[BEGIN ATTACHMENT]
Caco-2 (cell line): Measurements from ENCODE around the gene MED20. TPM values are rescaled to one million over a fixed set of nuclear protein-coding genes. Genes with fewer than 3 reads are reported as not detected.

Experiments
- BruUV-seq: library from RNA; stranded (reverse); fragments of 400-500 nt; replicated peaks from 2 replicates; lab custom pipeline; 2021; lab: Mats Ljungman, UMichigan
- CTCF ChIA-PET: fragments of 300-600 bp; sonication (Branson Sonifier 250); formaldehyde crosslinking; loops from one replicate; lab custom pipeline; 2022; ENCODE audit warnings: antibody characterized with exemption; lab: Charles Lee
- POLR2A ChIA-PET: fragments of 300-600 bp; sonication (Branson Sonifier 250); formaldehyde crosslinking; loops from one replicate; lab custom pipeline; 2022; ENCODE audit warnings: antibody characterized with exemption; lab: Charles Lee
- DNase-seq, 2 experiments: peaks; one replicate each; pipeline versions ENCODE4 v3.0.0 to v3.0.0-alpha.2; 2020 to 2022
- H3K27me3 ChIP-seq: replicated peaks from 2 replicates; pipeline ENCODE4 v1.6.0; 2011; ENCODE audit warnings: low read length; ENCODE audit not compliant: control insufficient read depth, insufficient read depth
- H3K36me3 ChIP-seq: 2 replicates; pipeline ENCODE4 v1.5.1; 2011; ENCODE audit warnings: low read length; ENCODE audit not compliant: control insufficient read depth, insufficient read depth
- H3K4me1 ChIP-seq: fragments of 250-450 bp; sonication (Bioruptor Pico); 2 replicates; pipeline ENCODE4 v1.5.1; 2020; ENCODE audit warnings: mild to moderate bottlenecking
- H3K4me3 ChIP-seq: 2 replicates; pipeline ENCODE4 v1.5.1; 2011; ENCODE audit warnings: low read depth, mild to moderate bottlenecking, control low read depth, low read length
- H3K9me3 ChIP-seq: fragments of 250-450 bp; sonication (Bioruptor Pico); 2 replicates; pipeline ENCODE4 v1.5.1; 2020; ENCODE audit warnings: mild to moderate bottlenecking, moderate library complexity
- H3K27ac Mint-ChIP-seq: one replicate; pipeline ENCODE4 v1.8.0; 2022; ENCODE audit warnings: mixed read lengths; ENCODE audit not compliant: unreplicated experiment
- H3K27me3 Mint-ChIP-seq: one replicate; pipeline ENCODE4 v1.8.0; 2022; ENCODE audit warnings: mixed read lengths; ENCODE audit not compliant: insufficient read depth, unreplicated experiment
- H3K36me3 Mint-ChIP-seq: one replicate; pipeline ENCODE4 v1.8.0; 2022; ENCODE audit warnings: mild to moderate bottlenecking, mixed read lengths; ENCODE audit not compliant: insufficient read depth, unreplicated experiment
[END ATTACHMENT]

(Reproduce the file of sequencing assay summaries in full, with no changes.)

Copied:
Caco-2 (cell line): Measurements from ENCODE around the gene MED20. TPM values are rescaled to one million over a fixed set of nuclear protein-coding genes. Genes with fewer than 3 reads are reported as not detected.

Experiments
- BruUV-seq: library from RNA; stranded (reverse); fragments of 400-500 nt; replicated peaks from 2 replicates; lab custom pipeline; 2021; lab: Mats Ljungman, UMichigan
- CTCF ChIA-PET: fragments of 300-600 bp; sonication (Branson Sonifier 250); formaldehyde crosslinking; loops from one replicate; lab custom pipeline; 2022; ENCODE audit warnings: antibody characterized with exemption; lab: Charles Lee
- POLR2A ChIA-PET: fragments of 300-600 bp; sonication (Branson Sonifier 250); formaldehyde crosslinking; loops from one replicate; lab custom pipeline; 2022; ENCODE audit warnings: antibody characterized with exemption; lab: Charles Lee
- DNase-seq, 2 experiments: peaks; one replicate each; pipeline versions ENCODE4 v3.0.0 to v3.0.0-alpha.2; 2020 to 2022
- H3K27me3 ChIP-seq: replicated peaks from 2 replicates; pipeline ENCODE4 v1.6.0; 2011; ENCODE audit warnings: low read length; ENCODE audit not compliant: control insufficient read depth, insufficient read depth
- H3K36me3 ChIP-seq: 2 replicates; pipeline ENCODE4 v1.5.1; 2011; ENCODE audit warnings: low read length; ENCODE audit not compliant: control insufficient read depth, insufficient read depth
- H3K4me1 ChIP-seq: fragments of 250-450 bp; sonication (Bioruptor Pico); 2 replicates; pipeline ENCODE4 v1.5.1; 2020; ENCODE audit warnings: mild to moderate bottlenecking
- H3K4me3 ChIP-seq: 2 replicates; pipeline ENCODE4 v1.5.1; 2011; ENCODE audit warnings: low read depth, mild to moderate bottlenecking, control low read depth, low read length
- H3K9me3 ChIP-seq: fragments of 250-450 bp; sonication (Bioruptor Pico); 2 replicates; pipeline ENCODE4 v1.5.1; 2020; ENCODE audit warnings: mild to moderate bottlenecking, moderate library complexity
- H3K27ac Mint-ChIP-seq: one replicate; pipeline ENCODE4 v1.8.0; 2022; ENCODE audit warnings: mixed read lengths; ENCODE audit not compliant: unreplicated experiment
- H3K27me3 Mint-ChIP-seq: one replicate; pipeline ENCODE4 v1.8.0; 2022; ENCODE audit warnings: mixed read lengths; ENCODE audit not compliant: insufficient read depth, unreplicated experiment
- H3K36me3 Mint-ChIP-seq: one replicate; pipeline ENCODE4 v1.8.0; 2022; ENCODE audit warnings: mild to moderate bottlenecking, mixed read lengths; ENCODE audit not compliant: insufficient read depth, unreplicated experiment